What is it, exactly?
When I asked myself this question recently, it seemed to me that it was causing oneself pain or difficulty on purpose, ostensibly to achieve something desired.
Exercising at the gym
Watching the news on TV

However...the dictionary has several definitions, and three out of the four have one thing in common: *pleasure* is derived from pain, degradation, etc.
So, unless you're one of those crazy people who experience an endorphin high after exercising, that doesn't qualify, and honestly none of the other (admittedly humor-based) examples do either.
So though we joke that the friend who stays in the job with the craptastic boss is actually a masochist, that's not the description at all.

So what is? What makes us do things that are painful, tiring, saddening, frustrating, in order to reach a goal or obtain something that we think/hope will make our lives better?

(**Note: I am not a masochist myself, but there are times if I wonder if I am. ;)


Jeri said...

Because continuing through the storm is the only choice we have, sometimes.

I'm not a masochist, either.

Random Michelle K said...

Masochism isn't pain for an ends, such as dieting and exercising for a goal.

Masochism is suffering as an end in and of itself.

Masochism is pain because it feels *good*. Or pain of a type that relieves another type of pain, specifically, physical pain that relieves mental or emotional pain.

I don't truly think it's something that can be explained rationally, but oddly enough, it is something that has been on my mind a lot recently. I was a cutter in high school and college, because physical pain was a relief from the mental and emotional turmoil of depression. I don't think that's true masochism, but it does give me a small understanding of it.

Anne C. said...

Yeah, Michelle, that became my understanding of it after looking into the true definition.

Charley said...

Masochism is enjoying pain (because it does in fact release endorphins that stimulate pleasure). Some people are hard wired in the noggin to enjoy this pleasure - in the sense that the pain is a way to be pleased, just like having an ice cream sunday is a way to be pleased, or making love is a way to be pleased, or as Michelle says, cutting is a way to be pleased.

The pleasure can be physical, emotional, spiritual, etc etc etc.

Anne C. said...

I find it interesting (and this is not a negative commentary on those who have replied already, just something I noticed) that two of the three comments so far have been focused on the first part of my post, about the nature of masochism, and say little about the second part, what (not masochism) makes people do things that are difficult or cause themselves pain?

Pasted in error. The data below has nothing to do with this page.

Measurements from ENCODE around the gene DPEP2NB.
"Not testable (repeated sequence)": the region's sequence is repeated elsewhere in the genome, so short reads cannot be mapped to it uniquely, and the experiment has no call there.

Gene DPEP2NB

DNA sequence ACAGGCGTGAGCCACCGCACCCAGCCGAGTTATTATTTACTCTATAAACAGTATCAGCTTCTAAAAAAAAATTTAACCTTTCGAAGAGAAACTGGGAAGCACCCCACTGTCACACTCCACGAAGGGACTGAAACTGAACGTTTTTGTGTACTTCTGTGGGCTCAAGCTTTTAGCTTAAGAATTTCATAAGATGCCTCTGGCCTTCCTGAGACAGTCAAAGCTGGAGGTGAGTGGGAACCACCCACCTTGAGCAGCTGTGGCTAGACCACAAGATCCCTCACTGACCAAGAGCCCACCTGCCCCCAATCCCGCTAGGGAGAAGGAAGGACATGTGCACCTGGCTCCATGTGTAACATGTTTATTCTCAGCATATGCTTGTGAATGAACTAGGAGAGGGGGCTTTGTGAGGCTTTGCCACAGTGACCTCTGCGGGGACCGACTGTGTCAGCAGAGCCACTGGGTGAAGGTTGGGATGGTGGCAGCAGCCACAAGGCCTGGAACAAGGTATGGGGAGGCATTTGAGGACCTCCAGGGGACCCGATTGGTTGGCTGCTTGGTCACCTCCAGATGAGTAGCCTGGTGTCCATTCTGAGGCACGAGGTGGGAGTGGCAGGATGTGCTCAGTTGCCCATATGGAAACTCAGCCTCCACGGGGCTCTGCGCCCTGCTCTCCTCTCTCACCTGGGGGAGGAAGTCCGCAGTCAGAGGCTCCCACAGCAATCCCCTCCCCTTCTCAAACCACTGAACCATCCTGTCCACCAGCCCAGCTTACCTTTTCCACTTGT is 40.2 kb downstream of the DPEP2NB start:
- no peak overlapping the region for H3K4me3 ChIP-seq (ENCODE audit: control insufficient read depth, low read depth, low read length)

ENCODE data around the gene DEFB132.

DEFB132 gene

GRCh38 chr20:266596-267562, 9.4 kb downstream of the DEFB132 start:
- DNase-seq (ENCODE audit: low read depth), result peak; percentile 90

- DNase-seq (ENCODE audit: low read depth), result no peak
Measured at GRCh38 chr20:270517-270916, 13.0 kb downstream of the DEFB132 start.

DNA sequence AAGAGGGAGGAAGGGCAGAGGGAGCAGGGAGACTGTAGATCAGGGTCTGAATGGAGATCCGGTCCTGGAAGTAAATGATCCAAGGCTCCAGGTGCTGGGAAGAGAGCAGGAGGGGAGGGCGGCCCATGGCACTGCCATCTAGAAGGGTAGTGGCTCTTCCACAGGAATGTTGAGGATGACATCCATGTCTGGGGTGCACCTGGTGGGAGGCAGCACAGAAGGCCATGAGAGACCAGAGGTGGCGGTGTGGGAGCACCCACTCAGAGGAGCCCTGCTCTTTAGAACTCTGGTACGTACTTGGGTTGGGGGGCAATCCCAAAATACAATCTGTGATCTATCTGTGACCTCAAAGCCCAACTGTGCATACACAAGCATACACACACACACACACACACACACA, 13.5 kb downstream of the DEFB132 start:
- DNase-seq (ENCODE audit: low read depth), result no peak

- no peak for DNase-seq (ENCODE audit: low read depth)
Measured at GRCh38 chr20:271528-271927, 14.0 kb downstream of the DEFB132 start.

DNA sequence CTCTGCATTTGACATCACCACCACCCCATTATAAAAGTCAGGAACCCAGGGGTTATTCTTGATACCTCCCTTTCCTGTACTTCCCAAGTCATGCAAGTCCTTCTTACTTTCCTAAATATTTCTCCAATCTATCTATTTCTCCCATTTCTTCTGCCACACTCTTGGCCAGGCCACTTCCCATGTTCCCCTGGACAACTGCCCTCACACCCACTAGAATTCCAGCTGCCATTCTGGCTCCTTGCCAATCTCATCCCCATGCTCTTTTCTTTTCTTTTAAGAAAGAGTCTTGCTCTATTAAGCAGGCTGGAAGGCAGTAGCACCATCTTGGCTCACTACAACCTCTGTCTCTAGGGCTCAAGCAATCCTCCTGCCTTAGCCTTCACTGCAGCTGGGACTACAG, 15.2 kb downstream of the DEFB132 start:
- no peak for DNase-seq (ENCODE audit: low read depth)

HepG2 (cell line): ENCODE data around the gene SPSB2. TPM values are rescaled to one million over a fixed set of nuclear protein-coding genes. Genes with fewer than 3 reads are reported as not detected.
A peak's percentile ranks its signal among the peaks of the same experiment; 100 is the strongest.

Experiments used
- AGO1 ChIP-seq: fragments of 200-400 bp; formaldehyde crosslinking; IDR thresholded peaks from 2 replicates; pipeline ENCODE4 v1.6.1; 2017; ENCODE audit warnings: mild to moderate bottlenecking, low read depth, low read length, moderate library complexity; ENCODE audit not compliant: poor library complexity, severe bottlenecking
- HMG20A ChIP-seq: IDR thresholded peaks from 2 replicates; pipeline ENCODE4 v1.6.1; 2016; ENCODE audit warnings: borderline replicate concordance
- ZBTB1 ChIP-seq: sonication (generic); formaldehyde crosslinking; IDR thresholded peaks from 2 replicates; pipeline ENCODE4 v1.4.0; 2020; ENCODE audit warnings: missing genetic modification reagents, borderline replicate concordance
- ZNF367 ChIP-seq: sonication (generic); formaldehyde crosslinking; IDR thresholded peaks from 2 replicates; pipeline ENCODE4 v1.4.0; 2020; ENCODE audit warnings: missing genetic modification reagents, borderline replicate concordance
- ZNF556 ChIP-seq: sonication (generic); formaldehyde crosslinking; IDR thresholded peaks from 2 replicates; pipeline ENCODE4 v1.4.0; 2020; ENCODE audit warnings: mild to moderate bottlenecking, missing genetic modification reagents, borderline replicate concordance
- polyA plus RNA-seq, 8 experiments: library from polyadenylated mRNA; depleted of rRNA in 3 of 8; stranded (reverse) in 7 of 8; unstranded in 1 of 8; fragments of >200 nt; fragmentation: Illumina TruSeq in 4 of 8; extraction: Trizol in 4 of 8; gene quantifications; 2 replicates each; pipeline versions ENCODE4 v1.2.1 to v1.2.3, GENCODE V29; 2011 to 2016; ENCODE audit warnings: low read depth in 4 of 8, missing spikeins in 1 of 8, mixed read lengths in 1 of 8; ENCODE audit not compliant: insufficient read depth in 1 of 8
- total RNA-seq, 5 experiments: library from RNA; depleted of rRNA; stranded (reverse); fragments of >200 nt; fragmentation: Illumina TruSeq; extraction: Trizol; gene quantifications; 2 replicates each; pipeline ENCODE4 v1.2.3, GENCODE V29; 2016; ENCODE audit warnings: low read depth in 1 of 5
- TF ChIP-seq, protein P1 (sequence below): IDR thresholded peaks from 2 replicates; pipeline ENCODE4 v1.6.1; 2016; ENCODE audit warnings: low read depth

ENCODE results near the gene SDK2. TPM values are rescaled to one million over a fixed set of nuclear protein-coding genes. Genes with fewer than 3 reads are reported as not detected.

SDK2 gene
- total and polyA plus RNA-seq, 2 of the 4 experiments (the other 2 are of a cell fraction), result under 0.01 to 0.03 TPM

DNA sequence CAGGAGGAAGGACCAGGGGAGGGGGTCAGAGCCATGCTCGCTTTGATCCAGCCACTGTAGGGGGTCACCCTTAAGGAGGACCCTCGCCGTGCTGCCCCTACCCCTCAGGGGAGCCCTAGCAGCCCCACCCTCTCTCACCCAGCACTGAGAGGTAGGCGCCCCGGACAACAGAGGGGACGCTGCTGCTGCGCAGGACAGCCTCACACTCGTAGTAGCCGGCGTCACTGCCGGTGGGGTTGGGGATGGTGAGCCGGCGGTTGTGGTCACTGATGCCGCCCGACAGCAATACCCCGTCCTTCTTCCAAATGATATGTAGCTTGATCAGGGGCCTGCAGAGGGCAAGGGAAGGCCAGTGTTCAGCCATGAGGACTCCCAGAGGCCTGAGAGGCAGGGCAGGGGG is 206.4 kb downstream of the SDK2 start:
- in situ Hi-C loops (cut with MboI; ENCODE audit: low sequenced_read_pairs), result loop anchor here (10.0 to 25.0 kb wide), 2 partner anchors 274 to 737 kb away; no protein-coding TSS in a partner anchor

Think I should change the title of the post?

Charley said...

Good question, Anne; I think the two are related, though. I do things that are painful precisely because I WANT the reward. Skinner would be proud of that behaviorist statement, but it's true. The reward is worth the pain.

That's why rats would rather push a button that gives them a pleasurable sensation and literally starve themselves to death in the process, than eat the cheese that's right nearby.

The pleasure associated with that stimulus was WORTH the hunger pains and death of starvation, at least to the rat ;).

Same thing goes for us, too, I think - the pain BRINGS pleasure, thus we endure the pain.

Of course, I could say that your continuing questions about this subject means your more a masochist than you admit, but that might be dangerous!

John the Scientist said...

"What (not masochism) makes people do things that are difficult or cause themselves pain?"

Because it gives them a sense of superiority over those who do push themselves.

Because it it is a sort of workout for mental self-discipline, and can become an ingrained habit, especially among those lucky enough to have parents who encouraged the delay of gratification (within reason).

Because in many cases it bestows actual superiority of some sort - athletic training and mental training for job skills are positive example, the "one-upmanship" of geeks in competitive trivia mode is a negative example.

Because of the endorphin release (I get a burst of that about 3 - 4 miles into a run, and despite how much I hate the first few miles, I am always in a better mood afterward, especially if I've pushed myself so hard my hands are shaking uncontrollably at the end of the run.

John the Scientist said...

over those who do NOT push themselves


Random Michelle K said...

Anne, I responded to that because with my recent bout, I've been reminded somewhat forcefully reminded of that time-- was actaully thinking about writing a post on it, but it's hard to talk about things like that without really upsetting people.

Anne C. said...

Michelle, you're welcome to guest post here if that helps. (Though I'm sure even those NOT near and dear to you get upset when they consider such issues.) You know I am a great admirer of your openness about your experiences.

Random Michelle K said...

That's the thing, if you talk about the desire to hurt yourself, it's taken as an "OMG LOCK HER UP! TAKE HER SHOESTRINGS!" sign, when in fact (at least in my case) what I have is an awareness of the desire to cut, because I know and remember that doing so was a physical release of emotional pain and turmoil.